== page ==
Even more intriguing are the half-dozen wooden casks of JW Lees Harvest Ale. Wood, naturally, imparts its own unique flavor; some of these casks were finished with various alcohols, including calvados, porto and Lagavulin single malt whiskey.
– McMenamin’s (7170 Germantown Ave., Mount Airy). Owner P.J. McMenamin says that while he’ll occasionally tap an older keg (last November’s Victory Moonglow Weizenbock pours tonight), he mostly holds onto vintage bottles.
“I have a couple cases of Pyramid Snowcap, that sits pretty well. And of course Sierra Nevada Bigfoot Ale, from ’97, I think,” McMenamin said. He’s also sitting on large, wax-capped bottles of Flying Fish Grand Cru.
What’s he waiting for? “I like to open them up when homebrewers stop in,” McMenamin said. “They really appreciate it.”
– Standard Tap (2nd and Poplar streets, Northern Liberties). In addition to that keg of Triple Bock, owner William Reed’s holding onto a pin (a 4 1/2-gallon keg) of ice bock made by Sly Fox brewer Brian O’Reilly when he worked at the now-closed New Road brewpub in Collegeville.
“That’s wicked strong,” said Reed. “I kind of knew that, when he left New Road, he go on to do something cool. I thought I’d hold onto it for him – it’ll mean more to him than it does to me. He’s a friend, maybe I’ll just have him over some night and we’ll tap it.”
– Grey Lodge Pub (6235 Frankford Ave., Mayfair). Owner Mike (Scoats) Scotese said he’s only recently begun holding onto kegs for special events. His Christmas in July celebration will feature December’s Troegs Mad Elf, Victory Resolution Porter and Sly Fox Christmas Ale.
Yet, he’s always had luck finding older kegs at his supplier, Edward I. Friedland Co., including, recently, three-year-old Yards Old Ale and Old Bart.
“I do expect the beer’s flavor to mellow out and have a long finish with some nice aging,” Scoats said.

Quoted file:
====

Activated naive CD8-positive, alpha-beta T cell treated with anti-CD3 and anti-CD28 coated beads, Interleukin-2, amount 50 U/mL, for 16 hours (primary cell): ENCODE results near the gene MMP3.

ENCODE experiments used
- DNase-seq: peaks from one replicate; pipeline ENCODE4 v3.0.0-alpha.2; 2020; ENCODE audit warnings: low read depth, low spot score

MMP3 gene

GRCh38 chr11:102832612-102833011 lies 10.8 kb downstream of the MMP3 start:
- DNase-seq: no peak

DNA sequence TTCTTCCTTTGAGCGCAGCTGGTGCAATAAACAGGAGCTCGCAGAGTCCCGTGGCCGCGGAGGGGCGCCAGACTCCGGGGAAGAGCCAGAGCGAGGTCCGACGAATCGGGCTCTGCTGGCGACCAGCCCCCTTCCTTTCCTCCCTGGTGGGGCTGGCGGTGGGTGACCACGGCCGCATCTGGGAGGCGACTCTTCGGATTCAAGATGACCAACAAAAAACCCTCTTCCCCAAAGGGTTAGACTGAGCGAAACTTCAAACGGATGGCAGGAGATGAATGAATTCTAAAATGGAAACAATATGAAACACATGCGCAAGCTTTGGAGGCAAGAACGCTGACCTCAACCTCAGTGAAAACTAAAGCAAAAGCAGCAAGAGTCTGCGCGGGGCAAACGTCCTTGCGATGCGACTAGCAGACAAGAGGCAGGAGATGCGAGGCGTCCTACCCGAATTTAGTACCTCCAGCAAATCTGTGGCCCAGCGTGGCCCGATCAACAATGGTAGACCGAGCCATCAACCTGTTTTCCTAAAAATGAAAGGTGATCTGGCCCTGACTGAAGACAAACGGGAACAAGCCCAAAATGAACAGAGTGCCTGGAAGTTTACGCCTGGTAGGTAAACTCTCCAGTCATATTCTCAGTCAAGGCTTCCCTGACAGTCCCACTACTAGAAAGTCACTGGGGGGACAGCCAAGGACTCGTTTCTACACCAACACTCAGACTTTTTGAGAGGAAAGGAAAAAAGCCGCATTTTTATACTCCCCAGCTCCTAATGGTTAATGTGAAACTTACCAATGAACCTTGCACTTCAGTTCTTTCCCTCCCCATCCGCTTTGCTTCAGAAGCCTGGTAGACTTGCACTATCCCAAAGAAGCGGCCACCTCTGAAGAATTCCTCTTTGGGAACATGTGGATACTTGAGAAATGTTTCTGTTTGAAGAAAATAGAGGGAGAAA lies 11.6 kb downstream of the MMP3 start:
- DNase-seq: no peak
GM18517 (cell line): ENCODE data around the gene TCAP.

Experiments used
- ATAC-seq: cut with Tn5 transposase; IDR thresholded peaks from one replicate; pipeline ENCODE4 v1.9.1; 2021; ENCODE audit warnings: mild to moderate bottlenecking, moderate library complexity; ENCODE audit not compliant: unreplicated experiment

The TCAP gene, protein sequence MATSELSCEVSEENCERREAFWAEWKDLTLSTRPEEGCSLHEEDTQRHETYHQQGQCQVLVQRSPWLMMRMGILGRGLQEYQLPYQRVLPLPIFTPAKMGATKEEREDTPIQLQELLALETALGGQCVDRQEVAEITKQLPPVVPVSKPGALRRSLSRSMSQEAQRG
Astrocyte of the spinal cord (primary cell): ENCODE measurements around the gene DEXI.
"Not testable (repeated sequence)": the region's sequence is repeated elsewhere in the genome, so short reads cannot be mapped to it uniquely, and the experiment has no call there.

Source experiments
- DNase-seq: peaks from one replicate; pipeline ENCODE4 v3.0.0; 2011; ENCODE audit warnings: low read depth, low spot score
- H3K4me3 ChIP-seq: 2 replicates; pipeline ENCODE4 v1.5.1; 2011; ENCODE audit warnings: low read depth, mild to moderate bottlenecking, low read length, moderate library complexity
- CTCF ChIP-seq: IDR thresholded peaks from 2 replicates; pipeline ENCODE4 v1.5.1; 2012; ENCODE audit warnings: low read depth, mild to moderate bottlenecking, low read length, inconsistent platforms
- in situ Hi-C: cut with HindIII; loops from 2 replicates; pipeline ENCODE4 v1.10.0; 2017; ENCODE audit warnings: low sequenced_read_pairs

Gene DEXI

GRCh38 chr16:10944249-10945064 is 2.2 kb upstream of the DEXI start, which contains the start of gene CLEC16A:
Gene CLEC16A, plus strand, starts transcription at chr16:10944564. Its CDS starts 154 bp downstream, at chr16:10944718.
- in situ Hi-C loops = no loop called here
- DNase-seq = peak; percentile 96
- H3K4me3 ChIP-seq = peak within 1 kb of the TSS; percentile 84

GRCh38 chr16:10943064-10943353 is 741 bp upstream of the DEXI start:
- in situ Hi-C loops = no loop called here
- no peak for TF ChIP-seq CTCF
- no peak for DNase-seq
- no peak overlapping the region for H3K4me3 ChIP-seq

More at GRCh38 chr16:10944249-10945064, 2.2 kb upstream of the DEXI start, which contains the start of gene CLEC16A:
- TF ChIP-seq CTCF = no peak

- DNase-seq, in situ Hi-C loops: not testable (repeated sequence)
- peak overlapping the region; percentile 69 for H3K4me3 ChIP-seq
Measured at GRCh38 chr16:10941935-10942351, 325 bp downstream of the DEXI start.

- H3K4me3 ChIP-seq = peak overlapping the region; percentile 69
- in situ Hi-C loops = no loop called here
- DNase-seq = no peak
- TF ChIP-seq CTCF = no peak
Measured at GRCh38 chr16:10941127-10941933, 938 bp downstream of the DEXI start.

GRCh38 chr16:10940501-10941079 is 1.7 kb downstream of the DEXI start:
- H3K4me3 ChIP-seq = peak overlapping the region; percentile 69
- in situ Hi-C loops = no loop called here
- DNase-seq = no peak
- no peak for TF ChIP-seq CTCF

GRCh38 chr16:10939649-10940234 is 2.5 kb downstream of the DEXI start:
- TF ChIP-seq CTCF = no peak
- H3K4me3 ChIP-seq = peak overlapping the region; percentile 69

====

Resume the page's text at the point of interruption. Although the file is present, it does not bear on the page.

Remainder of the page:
But “sometimes, though, you do get a surprise,” he added. “The two-year-old barrel of Sierra Nevada Big Foot that we tapped for Groundhog Day was incredibly hoppy, not at all what I was expecting.”
– General Lafayette Inn & Brewery (6461 Germantown Pike, Lafayette Hill). Owner Chris Leonard keeps mini-kegs of every year’s Dubbel, a heavy-duty Belgian-style ale. “My goal was to one day have a vertical tasting night” of each year’s version, he said.
Unfortunately, not all of them aged well.
“Most mellow a bit for the first year or so, then they seem to dry out to the point where they’re not as interesting as I’d hoped,” Leonard said. “So, I’ll put one on without warning every now and then, usually when I’m short a specialty beer. The folks who happen in that night just get lucky.”
Stuff magazine readers named Copa, Too! (263 S. 15th St., Center City) one of the 20 best dives in America. The criteria, according to the March issue, strong drinks, cheap food and hot bartenders . . . Grey Lodge is now serving food and beer on its newly renovated second floor . . .
Small Craft Warning Uber Pils, the latest in Clipper City’s Heavy Seas series of heavy-duty flavors, is in town. At 7 percent alcohol, it’s a pilsner disguised as a bock . . . Other new stuff on local shelves: Lancaster Brewing Hop Hog IPA, DeProef Flemish Primitive, Ramstein Classic Dunkel Weizen, Geants Goliath, Samuel Adams Black Lager and Saison Voisin.
Tomorrow: Brewers Reserve Night at Iron Hill Brewery & Restaurant (3 W. Gay St., West Chester). Harpoon Brewing brings some of its New England specialties to compare with the I-Hill chain’s best. Come out and boo the Bostonians and guzzle their one-of-a-kind, oak-aged India pale ale. $35, including dinner. Taps open 5 p.m. 610-738-9600.
Feb. 27: Belgian beer dinner at Ortino’s Northside (1355 Gravel Pike, Zieglerville). Lost in the boonies without a decent draft selection? This joint is an oasis. 610-287-7272.
Beer, Book and the Cook
As always, the Book and the Cook series features a number of notable beer events. They always sell out early, so here’s early warning:
March 11: Michael Jackson (“Great Beer Guide”) beer dinner at the University of Pennsylvania Museum. 215-893-3900.
March 12: Jackson beer tasting at the University of Pennsylvania Museum. Three sessions. 215-893-3900.
March 15: Stephen Beaumont (“Premium Beer Drinkers Guide”) at Monk’s Cafe. 215-545-7005.
March 16: Eric Tucker (“The Artful Vegan”) at Nodding Head Brewery. 215-569-9525.
March 16: Duane Swierczynski (“The Big Book o’ Beer”) at Manayunk Brewery & Restaurant. 215-482-8220.
Joe Sixpack, by Staff Writer Don Russell, was written this week with a glass of A1A’s A Strange Stout.